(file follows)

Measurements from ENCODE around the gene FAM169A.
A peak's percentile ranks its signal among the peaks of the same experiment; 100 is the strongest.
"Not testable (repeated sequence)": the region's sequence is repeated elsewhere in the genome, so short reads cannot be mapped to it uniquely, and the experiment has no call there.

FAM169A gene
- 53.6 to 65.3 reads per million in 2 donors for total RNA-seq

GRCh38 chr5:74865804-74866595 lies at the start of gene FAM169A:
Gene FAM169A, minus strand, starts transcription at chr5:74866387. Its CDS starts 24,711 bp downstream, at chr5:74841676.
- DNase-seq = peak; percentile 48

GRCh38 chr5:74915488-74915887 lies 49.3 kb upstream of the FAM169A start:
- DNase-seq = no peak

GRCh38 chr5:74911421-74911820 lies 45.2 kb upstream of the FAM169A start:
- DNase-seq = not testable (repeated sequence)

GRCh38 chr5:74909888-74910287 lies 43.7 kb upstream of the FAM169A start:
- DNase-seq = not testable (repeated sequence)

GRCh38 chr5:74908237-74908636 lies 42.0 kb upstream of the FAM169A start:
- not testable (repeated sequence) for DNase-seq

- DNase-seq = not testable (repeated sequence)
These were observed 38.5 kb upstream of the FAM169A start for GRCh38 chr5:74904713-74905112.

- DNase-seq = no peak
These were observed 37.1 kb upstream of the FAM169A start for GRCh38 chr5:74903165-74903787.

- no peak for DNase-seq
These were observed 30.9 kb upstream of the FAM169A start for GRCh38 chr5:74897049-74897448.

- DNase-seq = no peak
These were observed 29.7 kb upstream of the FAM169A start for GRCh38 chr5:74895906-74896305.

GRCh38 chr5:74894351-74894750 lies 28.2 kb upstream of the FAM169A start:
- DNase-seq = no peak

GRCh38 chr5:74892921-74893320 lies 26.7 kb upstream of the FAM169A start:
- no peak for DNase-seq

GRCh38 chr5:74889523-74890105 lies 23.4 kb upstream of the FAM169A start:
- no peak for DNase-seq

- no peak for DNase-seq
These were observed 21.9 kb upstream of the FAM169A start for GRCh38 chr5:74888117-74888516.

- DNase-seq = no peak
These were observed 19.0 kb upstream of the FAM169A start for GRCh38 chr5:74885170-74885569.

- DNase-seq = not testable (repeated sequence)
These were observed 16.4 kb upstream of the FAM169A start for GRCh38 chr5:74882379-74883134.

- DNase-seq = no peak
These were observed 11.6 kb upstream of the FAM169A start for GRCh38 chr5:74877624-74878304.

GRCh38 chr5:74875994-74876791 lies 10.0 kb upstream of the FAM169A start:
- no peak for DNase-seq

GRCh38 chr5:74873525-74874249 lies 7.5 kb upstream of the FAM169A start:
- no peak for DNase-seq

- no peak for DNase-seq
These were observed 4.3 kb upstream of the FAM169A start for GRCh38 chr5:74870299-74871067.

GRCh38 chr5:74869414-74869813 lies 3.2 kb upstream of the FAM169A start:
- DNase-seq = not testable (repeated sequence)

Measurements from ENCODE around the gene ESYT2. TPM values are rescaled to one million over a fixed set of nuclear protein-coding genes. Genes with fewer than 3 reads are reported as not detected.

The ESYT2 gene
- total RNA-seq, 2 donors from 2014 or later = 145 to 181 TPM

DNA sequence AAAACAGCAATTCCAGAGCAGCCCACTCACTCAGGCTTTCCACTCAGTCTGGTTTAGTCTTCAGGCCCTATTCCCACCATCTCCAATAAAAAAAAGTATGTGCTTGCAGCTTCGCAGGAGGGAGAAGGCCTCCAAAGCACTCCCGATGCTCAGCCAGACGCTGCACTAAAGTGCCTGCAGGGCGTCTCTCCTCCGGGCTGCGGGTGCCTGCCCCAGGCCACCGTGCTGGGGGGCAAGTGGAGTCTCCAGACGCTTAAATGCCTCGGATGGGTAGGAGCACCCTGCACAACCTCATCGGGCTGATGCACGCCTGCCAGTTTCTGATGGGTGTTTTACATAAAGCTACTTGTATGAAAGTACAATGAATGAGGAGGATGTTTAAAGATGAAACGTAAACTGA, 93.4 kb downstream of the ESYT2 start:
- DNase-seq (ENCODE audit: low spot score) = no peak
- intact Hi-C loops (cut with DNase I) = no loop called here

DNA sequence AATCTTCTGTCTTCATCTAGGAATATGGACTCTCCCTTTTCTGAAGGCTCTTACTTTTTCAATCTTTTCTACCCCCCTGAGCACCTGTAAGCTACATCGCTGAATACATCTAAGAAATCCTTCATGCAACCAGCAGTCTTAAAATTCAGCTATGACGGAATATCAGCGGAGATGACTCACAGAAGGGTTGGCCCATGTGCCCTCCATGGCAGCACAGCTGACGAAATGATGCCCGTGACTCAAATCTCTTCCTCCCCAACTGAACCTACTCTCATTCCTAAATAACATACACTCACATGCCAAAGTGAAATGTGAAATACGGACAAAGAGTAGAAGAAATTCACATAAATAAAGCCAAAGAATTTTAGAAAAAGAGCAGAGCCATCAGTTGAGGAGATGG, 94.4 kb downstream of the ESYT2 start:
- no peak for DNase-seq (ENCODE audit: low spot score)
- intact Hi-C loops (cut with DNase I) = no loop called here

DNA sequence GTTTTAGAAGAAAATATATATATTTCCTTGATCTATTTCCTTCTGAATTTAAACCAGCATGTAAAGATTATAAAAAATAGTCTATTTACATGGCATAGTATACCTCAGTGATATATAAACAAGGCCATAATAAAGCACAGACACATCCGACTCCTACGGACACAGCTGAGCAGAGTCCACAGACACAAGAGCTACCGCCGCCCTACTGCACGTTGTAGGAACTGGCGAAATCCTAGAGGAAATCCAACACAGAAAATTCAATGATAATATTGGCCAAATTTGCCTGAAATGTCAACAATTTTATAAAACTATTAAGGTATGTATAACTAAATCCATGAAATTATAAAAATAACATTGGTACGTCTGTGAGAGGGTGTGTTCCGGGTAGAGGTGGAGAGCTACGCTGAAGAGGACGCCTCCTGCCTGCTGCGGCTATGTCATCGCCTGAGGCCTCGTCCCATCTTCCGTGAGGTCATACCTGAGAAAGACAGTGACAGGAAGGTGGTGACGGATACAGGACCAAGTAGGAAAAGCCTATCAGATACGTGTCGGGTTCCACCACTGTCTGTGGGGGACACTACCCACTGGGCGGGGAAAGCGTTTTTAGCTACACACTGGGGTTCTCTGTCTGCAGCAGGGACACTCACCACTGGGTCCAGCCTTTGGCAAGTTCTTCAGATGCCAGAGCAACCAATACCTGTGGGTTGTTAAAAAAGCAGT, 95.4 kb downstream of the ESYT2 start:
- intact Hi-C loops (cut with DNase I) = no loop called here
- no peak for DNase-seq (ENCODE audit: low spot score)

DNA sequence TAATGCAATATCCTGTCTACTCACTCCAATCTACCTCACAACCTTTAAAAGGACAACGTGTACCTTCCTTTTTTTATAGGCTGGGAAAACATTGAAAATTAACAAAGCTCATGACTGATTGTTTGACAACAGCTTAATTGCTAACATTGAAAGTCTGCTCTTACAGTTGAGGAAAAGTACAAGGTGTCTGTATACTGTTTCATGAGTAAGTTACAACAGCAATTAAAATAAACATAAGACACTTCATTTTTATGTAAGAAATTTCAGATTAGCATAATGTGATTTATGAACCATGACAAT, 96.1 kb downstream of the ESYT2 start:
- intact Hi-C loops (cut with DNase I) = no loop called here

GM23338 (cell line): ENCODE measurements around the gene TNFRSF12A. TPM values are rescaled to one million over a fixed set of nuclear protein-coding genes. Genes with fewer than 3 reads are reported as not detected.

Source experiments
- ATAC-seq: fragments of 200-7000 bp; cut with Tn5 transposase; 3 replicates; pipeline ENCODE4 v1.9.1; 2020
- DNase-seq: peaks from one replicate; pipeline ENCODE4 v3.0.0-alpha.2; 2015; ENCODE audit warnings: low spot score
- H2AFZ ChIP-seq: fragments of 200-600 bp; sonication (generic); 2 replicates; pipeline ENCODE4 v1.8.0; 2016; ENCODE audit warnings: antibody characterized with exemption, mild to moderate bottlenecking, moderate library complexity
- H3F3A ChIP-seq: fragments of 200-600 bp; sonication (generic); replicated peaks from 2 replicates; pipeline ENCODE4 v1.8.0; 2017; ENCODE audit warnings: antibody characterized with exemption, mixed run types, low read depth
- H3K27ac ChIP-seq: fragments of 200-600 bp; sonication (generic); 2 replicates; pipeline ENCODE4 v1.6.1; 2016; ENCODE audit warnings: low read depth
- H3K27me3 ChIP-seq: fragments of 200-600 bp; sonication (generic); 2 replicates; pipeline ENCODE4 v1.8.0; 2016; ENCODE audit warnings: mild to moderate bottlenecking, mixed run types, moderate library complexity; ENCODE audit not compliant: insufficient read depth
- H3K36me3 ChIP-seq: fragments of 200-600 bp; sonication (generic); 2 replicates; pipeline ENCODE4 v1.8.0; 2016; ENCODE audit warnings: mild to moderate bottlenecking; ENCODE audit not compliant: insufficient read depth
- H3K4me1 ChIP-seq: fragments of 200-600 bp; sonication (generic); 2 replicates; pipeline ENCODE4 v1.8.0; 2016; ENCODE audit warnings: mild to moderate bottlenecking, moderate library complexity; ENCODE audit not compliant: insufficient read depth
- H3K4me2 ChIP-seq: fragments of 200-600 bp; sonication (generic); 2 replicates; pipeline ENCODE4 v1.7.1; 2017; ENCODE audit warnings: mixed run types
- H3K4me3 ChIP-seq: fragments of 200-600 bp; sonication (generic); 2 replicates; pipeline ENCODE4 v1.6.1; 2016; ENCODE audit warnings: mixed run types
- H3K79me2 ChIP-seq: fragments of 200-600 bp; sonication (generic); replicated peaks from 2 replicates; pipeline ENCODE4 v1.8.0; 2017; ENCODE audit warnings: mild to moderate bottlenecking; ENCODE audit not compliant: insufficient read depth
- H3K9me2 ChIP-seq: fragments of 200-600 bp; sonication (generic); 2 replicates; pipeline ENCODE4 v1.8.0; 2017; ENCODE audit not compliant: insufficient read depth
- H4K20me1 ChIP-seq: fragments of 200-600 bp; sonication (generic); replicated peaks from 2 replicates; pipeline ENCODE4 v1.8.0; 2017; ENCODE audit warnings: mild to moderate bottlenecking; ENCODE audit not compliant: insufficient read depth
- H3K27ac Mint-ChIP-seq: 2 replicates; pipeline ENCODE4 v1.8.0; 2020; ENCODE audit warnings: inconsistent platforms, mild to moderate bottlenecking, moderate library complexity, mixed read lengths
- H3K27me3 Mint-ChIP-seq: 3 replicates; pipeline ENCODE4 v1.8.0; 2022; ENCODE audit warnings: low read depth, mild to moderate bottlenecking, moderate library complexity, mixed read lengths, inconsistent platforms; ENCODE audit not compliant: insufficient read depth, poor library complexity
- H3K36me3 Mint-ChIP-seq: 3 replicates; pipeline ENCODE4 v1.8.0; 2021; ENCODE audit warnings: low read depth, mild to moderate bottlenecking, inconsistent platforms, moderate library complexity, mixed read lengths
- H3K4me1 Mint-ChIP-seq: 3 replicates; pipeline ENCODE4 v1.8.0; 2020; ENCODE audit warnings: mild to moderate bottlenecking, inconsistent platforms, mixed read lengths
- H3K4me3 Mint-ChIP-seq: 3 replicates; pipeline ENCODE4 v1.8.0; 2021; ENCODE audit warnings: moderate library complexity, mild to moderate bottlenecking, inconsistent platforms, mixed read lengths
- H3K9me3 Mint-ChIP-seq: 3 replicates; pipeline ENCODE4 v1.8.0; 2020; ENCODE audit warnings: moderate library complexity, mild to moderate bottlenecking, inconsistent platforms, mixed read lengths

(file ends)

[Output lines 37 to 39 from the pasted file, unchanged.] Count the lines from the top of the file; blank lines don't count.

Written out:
- DNase-seq = no peak
These were observed 11.6 kb upstream of the FAM169A start for GRCh38 chr5:74877624-74878304.

GRCh38 chr5:74875994-74876791 lies 10.0 kb upstream of the FAM169A start: